By Bob Brewin
September 17, 2007
Attack of the Chinese Zombies
The wave of cyberprobes or cyberattacks against Pentagon networks and
government computer systems in France, Germany, New Zealand and the
United Kingdom this summer appears to emanate from China, but no one in
authority in the Defense Department or any of the other countries that
have been victimized seems willing to finger the Chinese government or
military as the culprit.
Paul Strassmann -- who served as director of Defense information in the
early 1990s, the acting chief information officer of NASA from 2002 to
2003, and now serves as a Defense senior adviser -- declines to point
fingers, either. He prefers, instead, to focus on one startling fact
about Chinese activity in cyberspace: As of the morning of Sept. 14,
there were exactly (remember, Strassmann is an engineer and likes
precision) 735,598 computers in the United States infested by Chinese
zombies, he said. Zombies are those small programs that infect computers
at the root level and allow the computers to be controlled by remote
"This is a fact that should get everyone's attention," Strassmann said.
Those zombie computers can launch massive denial-of-service attacks,
spewing 1,000 messages a second against target computers, he said.
While at NASA, Strassmann experienced a massive zombie-directed
denial-of-service attack which eventually shut down eight of the
Internet's root servers. The servers help direct traffic globally
through a master directory of domain names.
The zombies infecting U.S. computers today could be used to launch a
massive cyberattack, which Strassmann described as "the cheapest attack
weapon a nation can buy."
I have a hunch that the 735,598 U.S. computers infected by Chinese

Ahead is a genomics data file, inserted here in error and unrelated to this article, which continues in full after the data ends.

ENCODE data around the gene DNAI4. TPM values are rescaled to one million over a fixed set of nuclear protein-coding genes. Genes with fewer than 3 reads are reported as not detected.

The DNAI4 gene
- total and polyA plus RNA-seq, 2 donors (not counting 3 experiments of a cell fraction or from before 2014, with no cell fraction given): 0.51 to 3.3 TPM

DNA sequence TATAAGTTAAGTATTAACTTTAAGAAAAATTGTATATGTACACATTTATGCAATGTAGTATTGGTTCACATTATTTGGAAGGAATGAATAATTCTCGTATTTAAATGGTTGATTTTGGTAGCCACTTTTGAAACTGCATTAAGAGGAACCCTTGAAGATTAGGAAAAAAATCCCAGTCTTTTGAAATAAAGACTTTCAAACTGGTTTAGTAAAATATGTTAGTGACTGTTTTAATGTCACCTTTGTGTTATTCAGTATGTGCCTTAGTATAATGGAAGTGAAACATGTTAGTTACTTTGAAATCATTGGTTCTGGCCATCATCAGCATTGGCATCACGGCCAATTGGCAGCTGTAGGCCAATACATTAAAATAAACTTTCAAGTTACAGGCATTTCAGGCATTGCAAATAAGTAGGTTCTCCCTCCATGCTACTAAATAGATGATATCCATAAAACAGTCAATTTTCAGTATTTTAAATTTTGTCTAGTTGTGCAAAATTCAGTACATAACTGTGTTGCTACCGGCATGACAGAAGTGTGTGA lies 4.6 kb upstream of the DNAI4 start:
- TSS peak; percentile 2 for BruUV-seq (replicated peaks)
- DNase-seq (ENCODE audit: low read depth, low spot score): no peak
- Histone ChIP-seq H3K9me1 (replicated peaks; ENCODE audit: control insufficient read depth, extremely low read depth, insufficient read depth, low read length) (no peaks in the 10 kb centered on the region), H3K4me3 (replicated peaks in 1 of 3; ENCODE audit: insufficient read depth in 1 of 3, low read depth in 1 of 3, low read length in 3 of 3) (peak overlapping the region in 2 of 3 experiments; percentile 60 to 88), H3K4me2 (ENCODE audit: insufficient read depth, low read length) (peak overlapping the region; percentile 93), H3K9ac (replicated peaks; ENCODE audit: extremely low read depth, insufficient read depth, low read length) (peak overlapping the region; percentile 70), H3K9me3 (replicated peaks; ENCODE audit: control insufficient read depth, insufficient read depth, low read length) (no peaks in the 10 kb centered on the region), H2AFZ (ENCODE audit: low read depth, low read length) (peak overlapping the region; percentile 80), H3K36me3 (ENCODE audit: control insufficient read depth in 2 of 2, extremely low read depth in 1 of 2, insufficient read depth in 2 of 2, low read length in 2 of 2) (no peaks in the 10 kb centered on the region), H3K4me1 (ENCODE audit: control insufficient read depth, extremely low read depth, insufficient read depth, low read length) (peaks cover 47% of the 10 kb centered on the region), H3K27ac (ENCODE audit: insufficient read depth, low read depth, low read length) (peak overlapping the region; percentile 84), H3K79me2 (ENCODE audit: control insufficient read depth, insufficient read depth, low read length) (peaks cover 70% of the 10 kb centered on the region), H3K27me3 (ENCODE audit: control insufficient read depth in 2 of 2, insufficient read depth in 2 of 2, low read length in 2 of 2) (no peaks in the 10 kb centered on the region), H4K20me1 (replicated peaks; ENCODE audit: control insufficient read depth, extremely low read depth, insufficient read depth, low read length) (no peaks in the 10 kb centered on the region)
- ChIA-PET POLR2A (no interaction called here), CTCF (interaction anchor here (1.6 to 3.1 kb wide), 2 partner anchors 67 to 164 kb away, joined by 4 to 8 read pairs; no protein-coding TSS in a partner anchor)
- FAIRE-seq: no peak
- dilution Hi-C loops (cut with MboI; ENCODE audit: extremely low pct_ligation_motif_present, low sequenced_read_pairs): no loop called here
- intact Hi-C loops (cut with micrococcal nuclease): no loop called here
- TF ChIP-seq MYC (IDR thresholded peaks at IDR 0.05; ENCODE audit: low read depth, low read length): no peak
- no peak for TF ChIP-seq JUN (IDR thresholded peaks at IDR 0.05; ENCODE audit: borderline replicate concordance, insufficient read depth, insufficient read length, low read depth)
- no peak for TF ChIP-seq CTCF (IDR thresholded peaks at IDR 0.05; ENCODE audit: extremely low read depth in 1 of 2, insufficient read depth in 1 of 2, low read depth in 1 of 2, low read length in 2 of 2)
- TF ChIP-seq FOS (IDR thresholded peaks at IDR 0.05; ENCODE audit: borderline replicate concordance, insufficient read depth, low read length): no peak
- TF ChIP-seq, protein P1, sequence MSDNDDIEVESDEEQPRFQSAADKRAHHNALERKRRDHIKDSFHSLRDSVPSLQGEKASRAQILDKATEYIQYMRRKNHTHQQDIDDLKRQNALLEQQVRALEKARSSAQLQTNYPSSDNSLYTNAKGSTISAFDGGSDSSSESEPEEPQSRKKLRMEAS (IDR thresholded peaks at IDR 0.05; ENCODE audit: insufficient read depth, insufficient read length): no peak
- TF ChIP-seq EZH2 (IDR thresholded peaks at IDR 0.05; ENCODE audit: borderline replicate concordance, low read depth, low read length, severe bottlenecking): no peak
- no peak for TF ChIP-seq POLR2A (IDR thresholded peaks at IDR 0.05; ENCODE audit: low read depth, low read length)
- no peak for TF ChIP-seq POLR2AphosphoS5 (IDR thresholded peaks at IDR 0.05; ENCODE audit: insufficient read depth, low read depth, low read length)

zombies did not come about because China is filled with a lot of bored
teenagers with broadband connections who just like to goof around in
Want to monitor the inexorable march of the Chinese zombies on your own?
Strassmann suggests checking out the zombie stats on a Web site
maintained by CipherTrust.
Millions of GIG Scans a Day
Defense experiences millions of cyberscans of the Global Information
Grid every day, according to an internal talking paper it prepared in
response to news reports this month that China had successfully attacked
Pentagon computer systems, including those used by the Office of the
Secretary of Defense.
The paper dances around the subject of Chinese culpability and would
only go as far as to report, "We have seen attempts by a variety of
state- and nonstate-sponsored organizations to gain unauthorized access
to, or otherwise degrade, DoD information systems."
Well, that certainly narrows it down.
The Microsoft Petri Dish
Strassmann said one reason that zombies and other cybernasties succeed
so well is that they can easily hide in the hundreds of millions of
lines of code that make up Microsoft operating systems and applications.
Microsoft-based systems are a "Petri dish" for zombies, he said, adding
that global reliance on MS systems exacerbates the problem.
Since there are no real, inexpensive alternatives to MS today,
Strassmann said users really, really need to be conscious of even
seemingly innocent e-mails that can be used to launch a zombie attack.
It's hard to believe, but evidently there are some folks out there who
have not figured out that e-mails flogging Viagra are scams -- and
potential zombie launchers.
How About Some DeVenCI Code For Zombies?
In a bit of serendipity, the Critical Information Technology Sector
group, part of the Defense Venture Catalyst Initiative (DeVenCI), plans
to hold a network survivability and recovery workshop on Nov. 13. Maybe
out of that workshop will come a new zombie killer?
DeVenCI is looking for innovative companies who do not normally conduct
business with Defense to make short pitches on their network software,
gadgets and gizmos. Anyone interested in the workshop should e-mail an
application (hopefully from a noninfected machine) to firstname.lastname@example.org no
later than Friday, Sept. 28.